Great powers always rot from the inside. That's what happened with the Romans, and that's what could well happen to us if our politicians destroy capitalism, the greatest engine of wealth in human history.

Our system improves because we recover and learn from crises — the weak are crushed, and the strong are rewarded. Darwinism is the name of the game. It doesn't just apply to biology. It applies to life, and it applies to the financial mess we're in right now.

Lehman, Fannie, Freddie — the list of failed companies goes on and on. The government responded by bailing these guys out to the tune of $700 billion — that's 5 percent of our GDP! What message does the bailout send? It tells failed companies that they don't have to improve because they'll always be able to count on government generosity. The conventional wisdom says that capitalism is dead, that free markets don't work, and so on.

The reality is that we're in the mess we're in because of the government. The government fostered excessive investment in the housing sector, with the result that real estate prices became wildly overestimated. The bubble burst this year. We could take a lesson from the Japanese, who went through exactly the same problem in the 1980s. When their housing bubble burst, they tried to prop up insolvent banks and keep real estate prices high. Those policies prolonged their woes, and it was only when they let the market do its work that things got better.

In some sense, what we're going through is similar to the Great Depression. It was bad government policies — protectionism and high tax rates during the 1930s — that made Black Tuesday a black decade.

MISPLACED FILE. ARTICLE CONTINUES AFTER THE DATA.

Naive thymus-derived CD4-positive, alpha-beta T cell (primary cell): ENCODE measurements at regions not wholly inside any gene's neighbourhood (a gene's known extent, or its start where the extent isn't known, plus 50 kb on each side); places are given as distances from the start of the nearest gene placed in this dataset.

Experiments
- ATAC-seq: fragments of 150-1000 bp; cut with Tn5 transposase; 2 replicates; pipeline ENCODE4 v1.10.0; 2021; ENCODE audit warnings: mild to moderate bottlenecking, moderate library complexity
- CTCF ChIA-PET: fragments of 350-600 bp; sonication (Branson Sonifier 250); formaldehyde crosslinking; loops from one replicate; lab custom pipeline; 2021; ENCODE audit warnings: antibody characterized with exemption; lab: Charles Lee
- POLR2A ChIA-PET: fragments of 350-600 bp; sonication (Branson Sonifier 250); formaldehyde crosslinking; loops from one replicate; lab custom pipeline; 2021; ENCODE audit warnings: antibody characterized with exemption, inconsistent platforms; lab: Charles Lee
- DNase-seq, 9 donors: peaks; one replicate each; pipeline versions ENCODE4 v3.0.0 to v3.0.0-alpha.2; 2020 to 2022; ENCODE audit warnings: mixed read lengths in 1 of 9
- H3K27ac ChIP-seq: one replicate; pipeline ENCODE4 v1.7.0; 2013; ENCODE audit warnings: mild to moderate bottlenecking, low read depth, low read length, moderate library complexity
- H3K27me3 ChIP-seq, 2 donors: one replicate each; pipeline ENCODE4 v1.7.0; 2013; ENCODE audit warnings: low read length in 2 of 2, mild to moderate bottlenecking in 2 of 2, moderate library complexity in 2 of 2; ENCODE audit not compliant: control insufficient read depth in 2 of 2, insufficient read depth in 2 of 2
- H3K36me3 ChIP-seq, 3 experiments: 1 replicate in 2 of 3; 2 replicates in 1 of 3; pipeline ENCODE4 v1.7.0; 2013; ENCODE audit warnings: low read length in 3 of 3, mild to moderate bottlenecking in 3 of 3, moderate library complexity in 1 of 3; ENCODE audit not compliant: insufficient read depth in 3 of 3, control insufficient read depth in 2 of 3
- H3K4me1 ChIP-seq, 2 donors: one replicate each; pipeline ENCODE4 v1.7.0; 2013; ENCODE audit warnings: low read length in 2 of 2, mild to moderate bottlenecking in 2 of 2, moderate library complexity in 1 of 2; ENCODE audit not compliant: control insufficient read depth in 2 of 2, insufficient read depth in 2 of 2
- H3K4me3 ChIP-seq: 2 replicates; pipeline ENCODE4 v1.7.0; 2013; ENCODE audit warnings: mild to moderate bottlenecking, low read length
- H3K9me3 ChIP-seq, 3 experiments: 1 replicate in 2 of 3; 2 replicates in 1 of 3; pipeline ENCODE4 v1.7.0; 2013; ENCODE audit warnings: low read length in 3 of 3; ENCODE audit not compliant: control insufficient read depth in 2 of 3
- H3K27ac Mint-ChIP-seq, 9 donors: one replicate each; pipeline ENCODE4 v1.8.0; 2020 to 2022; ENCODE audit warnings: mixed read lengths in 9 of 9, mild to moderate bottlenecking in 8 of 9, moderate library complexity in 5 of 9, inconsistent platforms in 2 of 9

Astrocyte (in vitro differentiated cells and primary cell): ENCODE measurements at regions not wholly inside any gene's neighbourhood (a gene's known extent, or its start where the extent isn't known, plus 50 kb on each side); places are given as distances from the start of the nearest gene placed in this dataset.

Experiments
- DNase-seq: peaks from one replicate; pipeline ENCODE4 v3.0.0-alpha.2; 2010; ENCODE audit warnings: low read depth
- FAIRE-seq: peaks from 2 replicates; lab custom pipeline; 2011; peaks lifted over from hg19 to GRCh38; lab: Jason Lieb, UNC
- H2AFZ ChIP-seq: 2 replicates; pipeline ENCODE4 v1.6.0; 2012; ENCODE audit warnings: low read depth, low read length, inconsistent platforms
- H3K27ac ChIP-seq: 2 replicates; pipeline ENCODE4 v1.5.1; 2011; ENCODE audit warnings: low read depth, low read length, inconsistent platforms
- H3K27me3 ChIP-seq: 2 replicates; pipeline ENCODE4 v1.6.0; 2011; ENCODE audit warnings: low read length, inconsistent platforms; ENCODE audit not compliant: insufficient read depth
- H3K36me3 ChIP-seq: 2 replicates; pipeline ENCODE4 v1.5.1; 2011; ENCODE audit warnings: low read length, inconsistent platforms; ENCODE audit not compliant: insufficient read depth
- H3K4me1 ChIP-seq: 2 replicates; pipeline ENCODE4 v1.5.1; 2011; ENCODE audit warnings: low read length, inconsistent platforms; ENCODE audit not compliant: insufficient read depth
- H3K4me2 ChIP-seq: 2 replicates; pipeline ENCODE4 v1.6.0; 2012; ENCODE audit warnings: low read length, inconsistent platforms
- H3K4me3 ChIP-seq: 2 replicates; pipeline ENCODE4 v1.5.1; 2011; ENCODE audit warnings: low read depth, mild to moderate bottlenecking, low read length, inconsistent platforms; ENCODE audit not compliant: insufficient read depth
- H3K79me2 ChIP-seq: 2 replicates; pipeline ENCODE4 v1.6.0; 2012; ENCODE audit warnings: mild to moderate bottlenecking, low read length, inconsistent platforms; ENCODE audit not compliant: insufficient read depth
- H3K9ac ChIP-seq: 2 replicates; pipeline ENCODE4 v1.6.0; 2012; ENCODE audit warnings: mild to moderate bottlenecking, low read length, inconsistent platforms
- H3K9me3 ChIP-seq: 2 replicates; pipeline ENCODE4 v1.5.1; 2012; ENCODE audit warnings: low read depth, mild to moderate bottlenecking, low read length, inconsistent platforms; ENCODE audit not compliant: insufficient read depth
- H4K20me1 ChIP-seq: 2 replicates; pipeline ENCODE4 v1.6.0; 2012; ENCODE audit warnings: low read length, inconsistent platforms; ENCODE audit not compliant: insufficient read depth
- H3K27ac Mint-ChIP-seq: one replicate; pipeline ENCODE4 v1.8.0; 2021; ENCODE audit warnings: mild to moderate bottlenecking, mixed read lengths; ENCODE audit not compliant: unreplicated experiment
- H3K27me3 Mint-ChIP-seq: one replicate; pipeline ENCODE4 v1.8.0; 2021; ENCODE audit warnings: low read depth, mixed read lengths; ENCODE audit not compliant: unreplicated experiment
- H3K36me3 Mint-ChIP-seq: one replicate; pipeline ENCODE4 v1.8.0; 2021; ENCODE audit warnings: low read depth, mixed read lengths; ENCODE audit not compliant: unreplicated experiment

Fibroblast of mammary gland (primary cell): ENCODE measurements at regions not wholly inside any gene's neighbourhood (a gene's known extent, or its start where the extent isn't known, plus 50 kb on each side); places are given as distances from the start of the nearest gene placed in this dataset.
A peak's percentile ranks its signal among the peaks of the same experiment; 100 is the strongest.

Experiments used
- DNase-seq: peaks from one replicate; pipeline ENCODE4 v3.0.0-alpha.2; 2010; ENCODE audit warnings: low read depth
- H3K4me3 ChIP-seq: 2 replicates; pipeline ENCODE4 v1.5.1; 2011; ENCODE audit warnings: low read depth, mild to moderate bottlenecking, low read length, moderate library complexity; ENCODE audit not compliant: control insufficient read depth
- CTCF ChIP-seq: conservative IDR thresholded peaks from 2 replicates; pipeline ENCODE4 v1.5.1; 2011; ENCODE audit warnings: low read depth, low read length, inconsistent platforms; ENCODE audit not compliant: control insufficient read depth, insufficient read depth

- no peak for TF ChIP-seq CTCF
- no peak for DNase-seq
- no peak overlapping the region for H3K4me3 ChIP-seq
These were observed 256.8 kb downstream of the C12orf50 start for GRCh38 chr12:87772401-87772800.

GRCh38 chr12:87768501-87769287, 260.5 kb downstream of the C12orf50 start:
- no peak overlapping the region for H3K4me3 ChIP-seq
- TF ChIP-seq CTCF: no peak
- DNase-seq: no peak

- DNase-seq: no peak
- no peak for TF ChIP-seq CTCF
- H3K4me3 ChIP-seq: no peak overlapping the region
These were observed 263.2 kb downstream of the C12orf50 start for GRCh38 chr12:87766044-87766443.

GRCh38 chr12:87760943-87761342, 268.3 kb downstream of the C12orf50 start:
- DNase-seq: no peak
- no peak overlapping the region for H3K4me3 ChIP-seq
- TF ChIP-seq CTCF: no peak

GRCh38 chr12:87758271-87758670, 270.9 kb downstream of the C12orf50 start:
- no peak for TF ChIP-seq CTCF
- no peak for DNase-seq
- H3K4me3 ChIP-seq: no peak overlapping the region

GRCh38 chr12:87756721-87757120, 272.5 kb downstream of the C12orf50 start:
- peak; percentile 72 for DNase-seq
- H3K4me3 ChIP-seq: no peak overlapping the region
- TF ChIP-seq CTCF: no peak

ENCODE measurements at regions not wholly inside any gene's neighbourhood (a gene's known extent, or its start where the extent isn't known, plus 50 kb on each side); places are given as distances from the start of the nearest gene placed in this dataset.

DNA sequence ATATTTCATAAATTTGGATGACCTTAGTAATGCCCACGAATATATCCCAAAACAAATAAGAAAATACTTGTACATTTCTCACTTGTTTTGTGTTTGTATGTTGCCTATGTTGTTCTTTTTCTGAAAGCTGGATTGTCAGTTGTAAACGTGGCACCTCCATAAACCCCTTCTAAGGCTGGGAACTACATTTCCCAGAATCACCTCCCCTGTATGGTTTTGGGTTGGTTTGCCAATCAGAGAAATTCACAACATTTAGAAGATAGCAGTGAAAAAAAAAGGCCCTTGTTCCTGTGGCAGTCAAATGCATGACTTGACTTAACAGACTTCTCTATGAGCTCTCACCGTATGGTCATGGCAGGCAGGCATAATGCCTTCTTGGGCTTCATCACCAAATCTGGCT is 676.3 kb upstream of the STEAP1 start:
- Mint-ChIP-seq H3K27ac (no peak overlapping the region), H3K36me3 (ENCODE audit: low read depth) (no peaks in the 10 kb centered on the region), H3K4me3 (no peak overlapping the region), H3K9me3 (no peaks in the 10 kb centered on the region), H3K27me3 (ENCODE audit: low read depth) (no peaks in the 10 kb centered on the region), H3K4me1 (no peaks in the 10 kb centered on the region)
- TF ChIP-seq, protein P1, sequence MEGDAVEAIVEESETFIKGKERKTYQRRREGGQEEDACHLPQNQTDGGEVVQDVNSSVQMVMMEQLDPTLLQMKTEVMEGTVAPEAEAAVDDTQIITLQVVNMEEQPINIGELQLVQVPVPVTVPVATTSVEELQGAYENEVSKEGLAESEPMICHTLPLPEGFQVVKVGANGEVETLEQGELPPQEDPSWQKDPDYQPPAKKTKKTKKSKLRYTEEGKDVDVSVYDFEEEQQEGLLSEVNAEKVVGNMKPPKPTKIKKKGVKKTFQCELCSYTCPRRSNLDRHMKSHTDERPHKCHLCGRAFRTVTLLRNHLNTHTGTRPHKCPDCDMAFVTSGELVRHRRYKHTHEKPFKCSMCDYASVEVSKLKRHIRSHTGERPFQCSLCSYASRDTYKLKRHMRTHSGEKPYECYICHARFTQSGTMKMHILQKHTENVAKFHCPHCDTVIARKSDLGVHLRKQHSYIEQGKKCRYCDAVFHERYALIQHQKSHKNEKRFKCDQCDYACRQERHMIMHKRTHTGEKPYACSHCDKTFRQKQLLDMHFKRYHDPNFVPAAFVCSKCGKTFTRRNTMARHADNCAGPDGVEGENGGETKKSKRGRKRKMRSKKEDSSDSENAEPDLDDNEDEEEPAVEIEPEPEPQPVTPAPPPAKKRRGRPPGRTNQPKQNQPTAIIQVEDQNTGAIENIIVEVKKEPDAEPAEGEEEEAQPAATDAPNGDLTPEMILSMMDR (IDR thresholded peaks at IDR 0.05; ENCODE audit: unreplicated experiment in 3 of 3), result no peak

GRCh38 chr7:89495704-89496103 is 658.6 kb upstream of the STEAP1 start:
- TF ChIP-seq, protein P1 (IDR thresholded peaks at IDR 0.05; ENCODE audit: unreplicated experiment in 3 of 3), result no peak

I'm not saying that no one should watch the markets. As a tennis coach, I know how important it is to have referees and rules in place. If the players get out of hand and violate the rules, the referees should be there to put them back in place. That being said, they shouldn't be telling the players how to serve the ball or return a cross-court shot — let the players decide. Similarly, if we're heading for a bubble, economists should sound the alarm so that the market can adjust accordingly and prevent it from bursting. They shouldn't, however, impose their solution on the free market — that's when things get messed up.

Put another way, if it ain't broke, don't fix it. If the next administration unleashes the market's full potential, the American economy (and world economy) will be back on its feet in no time.


Kathy Kemper is founder and CEO of the Institute for Education, a nonprofit foundation that recognizes and promotes leadership and civility locally, nationally and in the world community.